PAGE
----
So far, a number of those who began training at Gregorio’s makeshift gym have gone on to bring glory to the country in the international arena.
One is Gregorio’s nephew, Nestor, 29, who won gold in the 2015 Asian Championships and bronze for the clean and jerk event in the 2015 World and 2016 Asian Championships.
Another is Gregorio’s daughter Margaret, 22, an aircraft mechanic who was a silver medalist in the 59-kg class of the 2019 Southeast Asian (SEA) Games.
Long before Hidilyn, Margaret and Nestor, Gregorio notes that Zamboanga City has been a traditional source of weightlifters that carried the country’s banner in international competitions.
Most notable among them was the late Jaime Sebastian who dominated the super heavyweight division in the SEA Games from 1977 to 1989. Sebastian’s last appearance for the country was in the 1995 Chiang Mai Games when he brought home a bronze. He has since acted as coach of the national weightlifting team until his death in 2007.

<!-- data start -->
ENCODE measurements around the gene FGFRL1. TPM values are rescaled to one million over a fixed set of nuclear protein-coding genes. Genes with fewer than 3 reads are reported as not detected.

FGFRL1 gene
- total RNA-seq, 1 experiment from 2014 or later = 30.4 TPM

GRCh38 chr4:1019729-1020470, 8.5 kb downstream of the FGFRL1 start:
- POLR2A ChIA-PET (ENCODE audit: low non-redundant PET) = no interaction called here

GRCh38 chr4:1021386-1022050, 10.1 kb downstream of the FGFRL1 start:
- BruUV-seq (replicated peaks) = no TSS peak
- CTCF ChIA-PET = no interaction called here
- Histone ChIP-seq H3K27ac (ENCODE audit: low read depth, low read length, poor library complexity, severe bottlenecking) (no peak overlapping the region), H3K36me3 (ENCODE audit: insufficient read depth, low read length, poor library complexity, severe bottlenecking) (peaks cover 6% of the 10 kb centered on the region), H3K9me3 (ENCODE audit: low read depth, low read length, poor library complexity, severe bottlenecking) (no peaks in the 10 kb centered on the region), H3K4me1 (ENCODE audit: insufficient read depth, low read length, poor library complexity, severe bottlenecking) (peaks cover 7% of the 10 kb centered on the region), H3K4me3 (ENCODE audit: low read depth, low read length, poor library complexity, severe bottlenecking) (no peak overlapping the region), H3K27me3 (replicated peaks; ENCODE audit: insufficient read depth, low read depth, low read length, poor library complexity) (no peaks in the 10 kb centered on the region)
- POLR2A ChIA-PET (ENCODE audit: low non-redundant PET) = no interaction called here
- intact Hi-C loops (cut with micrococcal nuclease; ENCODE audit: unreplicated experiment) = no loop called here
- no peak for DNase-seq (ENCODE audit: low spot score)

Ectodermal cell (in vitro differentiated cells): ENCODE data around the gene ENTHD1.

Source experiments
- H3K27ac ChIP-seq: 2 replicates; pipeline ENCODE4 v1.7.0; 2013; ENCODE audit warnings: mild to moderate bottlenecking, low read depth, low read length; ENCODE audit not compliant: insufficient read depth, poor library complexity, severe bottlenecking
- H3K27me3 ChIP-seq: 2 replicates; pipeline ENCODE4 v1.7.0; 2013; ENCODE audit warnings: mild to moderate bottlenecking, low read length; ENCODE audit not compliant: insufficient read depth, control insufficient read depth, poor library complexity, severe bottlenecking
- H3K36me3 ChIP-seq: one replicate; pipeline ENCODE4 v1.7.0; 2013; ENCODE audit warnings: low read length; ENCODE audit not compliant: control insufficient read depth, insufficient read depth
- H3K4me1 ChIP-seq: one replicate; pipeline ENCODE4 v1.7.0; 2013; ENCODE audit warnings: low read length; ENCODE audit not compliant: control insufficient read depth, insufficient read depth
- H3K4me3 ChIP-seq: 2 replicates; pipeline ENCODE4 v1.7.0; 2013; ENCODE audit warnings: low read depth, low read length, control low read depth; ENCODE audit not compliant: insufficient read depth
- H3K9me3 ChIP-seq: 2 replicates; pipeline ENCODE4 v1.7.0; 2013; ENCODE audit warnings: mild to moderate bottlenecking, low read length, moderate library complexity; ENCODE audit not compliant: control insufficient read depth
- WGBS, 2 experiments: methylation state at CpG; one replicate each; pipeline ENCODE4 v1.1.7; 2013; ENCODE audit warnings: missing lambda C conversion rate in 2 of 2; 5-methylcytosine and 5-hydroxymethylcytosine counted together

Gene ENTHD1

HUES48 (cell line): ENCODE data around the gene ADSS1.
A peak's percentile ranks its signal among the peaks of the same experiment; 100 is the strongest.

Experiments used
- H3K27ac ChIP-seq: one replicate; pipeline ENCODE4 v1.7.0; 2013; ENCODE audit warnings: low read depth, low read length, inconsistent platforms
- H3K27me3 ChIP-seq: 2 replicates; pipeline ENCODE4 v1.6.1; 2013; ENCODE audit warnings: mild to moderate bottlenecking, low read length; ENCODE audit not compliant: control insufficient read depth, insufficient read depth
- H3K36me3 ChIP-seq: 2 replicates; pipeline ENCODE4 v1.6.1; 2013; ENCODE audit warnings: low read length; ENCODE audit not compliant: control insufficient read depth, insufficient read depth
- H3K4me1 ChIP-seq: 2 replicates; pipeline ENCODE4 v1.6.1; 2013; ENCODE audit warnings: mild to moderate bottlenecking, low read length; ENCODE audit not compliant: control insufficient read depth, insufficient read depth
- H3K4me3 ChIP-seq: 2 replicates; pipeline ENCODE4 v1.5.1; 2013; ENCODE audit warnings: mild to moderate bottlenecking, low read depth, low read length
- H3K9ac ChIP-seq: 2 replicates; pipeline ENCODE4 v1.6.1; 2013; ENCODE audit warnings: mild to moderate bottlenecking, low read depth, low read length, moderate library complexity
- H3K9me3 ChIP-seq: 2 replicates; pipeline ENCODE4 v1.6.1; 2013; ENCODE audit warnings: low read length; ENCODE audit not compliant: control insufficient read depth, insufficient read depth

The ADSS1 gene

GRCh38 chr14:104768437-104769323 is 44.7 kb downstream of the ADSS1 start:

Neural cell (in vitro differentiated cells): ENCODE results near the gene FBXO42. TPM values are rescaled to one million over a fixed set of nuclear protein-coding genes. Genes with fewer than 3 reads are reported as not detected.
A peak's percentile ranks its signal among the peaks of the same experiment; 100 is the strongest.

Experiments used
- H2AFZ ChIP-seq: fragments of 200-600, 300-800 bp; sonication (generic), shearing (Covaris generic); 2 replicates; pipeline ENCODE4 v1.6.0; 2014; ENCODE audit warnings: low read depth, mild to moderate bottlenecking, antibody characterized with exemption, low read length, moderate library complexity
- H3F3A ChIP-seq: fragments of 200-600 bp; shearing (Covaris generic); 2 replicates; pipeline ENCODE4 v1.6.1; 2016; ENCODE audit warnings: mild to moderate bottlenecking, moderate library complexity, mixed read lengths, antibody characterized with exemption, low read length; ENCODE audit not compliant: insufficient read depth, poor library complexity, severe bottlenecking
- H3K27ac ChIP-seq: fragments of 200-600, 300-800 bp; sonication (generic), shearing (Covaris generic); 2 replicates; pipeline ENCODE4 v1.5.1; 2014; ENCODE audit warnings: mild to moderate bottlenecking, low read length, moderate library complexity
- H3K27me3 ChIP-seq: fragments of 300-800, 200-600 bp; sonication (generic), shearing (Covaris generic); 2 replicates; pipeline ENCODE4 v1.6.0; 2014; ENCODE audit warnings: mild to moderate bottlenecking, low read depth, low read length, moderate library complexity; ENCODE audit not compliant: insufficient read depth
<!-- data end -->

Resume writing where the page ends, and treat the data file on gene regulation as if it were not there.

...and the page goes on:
Gregorio was among those who followed in the footsteps of Sebastian, competing in the flyweight division in the 1988 Seoul Olympics. He was in high school when he first competed in China in 1985, bagging a gold medal in the Asian Championships.
Two more Zamboangueños, Reinerio Hipolito (lightweight) and Levi Perez (bantamweight), represented the country in the Asian Championships.
The 58-year-old Gregorio waxed nostalgic when pondering how available training facilities for aspiring weightlifters in the city could be improved.
“There was no gym [during] our days. All we had was a space under the tamarind tree,” Gregorio recalled. He added that Hidilyn and her cousin Catalino Diaz, who also helped train her, also did their practice sessions this way.